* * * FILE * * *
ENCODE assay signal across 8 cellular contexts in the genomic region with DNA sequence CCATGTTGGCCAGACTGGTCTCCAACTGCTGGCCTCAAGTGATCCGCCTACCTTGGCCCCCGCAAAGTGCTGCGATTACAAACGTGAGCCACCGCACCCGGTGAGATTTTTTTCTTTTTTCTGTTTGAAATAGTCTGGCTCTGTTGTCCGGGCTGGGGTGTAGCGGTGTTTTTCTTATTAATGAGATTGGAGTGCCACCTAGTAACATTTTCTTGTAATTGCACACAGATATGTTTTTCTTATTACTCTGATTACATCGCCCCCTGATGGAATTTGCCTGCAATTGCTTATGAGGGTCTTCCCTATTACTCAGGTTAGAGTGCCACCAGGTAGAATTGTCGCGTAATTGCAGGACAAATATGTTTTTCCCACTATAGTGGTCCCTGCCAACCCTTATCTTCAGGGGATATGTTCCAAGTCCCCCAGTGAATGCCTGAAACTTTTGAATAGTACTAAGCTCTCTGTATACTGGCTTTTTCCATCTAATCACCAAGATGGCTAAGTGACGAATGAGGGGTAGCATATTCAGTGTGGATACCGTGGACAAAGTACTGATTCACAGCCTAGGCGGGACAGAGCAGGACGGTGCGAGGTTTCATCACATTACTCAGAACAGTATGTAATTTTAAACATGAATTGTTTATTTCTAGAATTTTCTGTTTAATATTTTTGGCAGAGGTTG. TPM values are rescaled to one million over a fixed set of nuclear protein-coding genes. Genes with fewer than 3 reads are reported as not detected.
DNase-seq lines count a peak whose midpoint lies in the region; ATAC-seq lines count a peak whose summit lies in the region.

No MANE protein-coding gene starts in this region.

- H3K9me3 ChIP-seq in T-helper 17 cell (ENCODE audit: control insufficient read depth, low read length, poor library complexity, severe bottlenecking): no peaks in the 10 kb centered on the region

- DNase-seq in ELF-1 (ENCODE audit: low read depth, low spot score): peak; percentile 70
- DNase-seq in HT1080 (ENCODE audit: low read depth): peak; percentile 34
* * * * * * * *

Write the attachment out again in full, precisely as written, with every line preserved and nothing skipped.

ENCODE assay signal across 8 cellular contexts in the genomic region with DNA sequence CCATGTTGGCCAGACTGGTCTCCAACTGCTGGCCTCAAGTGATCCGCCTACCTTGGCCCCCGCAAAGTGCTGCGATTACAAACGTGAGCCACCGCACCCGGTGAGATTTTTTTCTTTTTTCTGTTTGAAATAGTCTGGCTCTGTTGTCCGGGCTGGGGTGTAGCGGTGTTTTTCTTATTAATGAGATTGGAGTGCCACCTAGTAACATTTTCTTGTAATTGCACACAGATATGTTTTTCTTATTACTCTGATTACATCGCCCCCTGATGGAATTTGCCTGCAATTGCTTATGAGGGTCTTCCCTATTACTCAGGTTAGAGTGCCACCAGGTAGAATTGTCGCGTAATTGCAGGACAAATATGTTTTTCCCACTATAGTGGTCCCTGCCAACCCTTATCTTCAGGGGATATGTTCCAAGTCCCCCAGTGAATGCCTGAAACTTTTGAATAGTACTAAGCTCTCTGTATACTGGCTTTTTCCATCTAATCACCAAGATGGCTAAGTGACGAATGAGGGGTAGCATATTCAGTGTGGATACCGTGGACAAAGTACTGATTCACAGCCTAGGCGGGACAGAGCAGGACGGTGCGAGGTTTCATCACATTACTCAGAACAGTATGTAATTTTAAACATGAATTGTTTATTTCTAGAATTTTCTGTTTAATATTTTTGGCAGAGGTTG. TPM values are rescaled to one million over a fixed set of nuclear protein-coding genes. Genes with fewer than 3 reads are reported as not detected.
DNase-seq lines count a peak whose midpoint lies in the region; ATAC-seq lines count a peak whose summit lies in the region.

No MANE protein-coding gene starts in this region.

- H3K9me3 ChIP-seq in T-helper 17 cell (ENCODE audit: control insufficient read depth, low read length, poor library complexity, severe bottlenecking): no peaks in the 10 kb centered on the region

- DNase-seq in ELF-1 (ENCODE audit: low read depth, low spot score): peak; percentile 70
- DNase-seq in HT1080 (ENCODE audit: low read depth): peak; percentile 34